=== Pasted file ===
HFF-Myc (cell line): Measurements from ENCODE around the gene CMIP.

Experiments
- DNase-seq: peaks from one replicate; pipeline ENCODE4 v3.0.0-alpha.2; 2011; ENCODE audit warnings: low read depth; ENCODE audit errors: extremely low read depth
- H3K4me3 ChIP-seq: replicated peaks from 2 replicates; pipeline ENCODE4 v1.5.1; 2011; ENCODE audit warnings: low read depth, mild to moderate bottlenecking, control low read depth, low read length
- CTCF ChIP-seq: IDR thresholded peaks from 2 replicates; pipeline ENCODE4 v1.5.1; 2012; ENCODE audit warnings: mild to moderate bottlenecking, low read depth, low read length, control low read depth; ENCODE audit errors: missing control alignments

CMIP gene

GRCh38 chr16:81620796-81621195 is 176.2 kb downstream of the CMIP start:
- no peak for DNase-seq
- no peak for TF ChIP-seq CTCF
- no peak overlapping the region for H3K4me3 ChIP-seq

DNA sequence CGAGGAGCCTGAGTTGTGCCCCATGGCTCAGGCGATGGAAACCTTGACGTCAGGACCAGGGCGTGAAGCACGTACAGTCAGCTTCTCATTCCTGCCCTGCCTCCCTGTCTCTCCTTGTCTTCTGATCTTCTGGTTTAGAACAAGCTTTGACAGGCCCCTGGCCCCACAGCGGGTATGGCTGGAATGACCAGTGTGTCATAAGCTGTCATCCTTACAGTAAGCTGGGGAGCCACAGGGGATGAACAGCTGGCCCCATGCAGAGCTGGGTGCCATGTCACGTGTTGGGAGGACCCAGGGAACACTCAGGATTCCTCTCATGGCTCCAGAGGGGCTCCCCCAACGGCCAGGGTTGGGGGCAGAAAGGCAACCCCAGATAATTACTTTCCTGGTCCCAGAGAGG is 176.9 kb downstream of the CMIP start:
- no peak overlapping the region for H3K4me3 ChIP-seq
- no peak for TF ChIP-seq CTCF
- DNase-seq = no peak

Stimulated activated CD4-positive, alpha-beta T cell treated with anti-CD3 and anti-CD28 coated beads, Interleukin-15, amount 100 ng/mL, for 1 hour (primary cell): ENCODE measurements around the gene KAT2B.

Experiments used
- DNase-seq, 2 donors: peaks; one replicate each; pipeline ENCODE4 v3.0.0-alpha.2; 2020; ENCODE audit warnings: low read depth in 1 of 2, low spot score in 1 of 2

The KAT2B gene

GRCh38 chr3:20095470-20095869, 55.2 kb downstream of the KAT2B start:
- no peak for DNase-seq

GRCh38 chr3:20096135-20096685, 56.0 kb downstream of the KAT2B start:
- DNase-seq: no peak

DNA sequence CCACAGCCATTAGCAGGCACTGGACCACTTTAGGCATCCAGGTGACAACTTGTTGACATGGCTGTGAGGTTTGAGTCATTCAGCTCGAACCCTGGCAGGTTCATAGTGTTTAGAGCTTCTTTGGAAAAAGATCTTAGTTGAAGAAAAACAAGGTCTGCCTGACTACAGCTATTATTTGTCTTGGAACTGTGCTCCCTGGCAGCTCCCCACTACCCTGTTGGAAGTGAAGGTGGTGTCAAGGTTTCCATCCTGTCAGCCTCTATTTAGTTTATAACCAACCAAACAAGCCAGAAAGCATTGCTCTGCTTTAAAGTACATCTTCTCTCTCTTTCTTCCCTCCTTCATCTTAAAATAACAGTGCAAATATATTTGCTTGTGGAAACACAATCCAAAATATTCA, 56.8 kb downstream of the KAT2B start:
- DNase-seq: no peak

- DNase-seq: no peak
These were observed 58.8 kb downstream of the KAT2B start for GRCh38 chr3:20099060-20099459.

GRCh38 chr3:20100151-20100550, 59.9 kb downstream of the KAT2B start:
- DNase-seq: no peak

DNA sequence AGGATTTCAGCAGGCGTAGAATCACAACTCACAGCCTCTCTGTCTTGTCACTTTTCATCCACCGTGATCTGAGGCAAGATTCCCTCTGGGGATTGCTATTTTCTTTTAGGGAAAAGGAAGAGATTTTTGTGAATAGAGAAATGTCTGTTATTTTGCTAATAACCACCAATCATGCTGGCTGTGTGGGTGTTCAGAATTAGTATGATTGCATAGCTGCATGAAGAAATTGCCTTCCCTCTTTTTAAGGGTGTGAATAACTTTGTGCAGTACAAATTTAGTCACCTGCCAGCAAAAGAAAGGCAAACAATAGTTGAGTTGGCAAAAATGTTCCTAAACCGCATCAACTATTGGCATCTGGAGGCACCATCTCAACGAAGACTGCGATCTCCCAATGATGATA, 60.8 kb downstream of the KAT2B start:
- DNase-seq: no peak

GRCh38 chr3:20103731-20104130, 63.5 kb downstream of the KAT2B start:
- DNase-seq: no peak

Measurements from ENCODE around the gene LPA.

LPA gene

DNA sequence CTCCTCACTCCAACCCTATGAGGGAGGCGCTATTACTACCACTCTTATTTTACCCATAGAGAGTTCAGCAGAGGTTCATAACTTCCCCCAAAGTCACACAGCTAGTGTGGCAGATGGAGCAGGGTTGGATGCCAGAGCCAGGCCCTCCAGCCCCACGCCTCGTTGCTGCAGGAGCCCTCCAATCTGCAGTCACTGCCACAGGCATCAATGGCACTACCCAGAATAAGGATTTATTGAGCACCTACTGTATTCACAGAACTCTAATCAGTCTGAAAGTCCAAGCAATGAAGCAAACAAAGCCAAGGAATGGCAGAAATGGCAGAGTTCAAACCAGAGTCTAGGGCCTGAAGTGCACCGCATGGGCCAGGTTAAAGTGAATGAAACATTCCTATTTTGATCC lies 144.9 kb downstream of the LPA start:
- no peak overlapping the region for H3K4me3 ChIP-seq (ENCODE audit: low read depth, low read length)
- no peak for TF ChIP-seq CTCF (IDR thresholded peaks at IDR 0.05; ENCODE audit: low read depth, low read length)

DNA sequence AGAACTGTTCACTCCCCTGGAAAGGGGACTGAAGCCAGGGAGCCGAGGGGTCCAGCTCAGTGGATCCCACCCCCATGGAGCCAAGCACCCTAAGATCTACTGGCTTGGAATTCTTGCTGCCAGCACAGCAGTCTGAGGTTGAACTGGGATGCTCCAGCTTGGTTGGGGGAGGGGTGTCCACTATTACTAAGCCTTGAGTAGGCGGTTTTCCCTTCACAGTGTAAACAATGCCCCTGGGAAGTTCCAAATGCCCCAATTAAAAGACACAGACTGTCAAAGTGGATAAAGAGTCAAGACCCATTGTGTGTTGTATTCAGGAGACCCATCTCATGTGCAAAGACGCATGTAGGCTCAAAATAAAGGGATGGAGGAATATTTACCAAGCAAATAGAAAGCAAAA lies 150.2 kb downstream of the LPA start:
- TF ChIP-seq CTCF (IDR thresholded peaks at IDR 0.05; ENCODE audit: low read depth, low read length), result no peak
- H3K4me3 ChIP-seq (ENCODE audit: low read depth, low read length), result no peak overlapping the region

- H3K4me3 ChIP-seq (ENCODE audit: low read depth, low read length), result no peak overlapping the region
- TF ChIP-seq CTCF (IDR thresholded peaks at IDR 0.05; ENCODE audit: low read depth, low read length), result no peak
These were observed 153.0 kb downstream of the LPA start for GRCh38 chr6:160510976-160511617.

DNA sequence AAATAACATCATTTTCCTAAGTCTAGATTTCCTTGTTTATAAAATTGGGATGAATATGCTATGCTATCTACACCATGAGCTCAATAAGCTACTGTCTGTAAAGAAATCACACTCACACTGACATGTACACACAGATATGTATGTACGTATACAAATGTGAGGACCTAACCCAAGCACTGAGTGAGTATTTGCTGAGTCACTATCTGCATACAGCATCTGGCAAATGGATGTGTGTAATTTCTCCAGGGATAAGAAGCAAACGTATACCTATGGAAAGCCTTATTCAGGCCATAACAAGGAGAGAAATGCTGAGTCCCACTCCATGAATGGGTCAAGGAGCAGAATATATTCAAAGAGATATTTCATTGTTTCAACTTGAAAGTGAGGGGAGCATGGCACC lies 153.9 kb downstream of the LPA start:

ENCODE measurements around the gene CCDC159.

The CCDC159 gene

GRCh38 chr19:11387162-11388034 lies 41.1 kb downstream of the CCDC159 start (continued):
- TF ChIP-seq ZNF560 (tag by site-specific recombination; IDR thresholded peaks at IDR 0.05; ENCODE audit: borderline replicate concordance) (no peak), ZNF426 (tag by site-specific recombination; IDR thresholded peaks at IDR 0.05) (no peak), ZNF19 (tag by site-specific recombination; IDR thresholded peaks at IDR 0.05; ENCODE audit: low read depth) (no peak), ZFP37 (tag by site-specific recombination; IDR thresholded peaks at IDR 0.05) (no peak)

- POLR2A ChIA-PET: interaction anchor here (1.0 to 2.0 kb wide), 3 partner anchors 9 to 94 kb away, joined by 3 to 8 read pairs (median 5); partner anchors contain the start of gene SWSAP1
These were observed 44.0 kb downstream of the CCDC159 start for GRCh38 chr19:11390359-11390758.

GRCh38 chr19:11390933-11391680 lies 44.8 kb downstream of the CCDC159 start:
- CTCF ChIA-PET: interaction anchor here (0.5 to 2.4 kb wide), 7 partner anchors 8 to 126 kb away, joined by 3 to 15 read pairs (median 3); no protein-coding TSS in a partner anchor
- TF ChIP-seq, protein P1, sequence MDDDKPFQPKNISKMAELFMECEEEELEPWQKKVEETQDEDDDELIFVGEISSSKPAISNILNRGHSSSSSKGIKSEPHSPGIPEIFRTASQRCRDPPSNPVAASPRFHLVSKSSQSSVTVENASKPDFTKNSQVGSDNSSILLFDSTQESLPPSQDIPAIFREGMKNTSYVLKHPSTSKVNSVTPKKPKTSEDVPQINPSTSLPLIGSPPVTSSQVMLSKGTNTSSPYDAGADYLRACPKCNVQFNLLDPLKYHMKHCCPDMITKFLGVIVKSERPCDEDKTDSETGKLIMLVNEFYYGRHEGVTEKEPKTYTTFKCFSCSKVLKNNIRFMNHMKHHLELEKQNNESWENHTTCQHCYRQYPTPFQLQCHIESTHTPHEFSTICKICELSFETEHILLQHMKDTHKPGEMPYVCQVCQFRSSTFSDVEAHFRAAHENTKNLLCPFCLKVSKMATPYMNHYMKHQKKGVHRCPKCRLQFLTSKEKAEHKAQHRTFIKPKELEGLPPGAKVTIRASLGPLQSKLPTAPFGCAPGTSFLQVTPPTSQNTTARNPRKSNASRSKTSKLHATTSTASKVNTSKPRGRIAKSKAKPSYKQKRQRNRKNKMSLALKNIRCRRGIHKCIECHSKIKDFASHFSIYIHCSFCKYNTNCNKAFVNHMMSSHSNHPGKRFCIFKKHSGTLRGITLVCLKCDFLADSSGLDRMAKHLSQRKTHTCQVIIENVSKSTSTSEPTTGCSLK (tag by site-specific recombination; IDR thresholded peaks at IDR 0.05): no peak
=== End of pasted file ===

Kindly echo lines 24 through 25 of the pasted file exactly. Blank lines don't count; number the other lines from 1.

- DNase-seq: no peak

- DNase-seq: no peak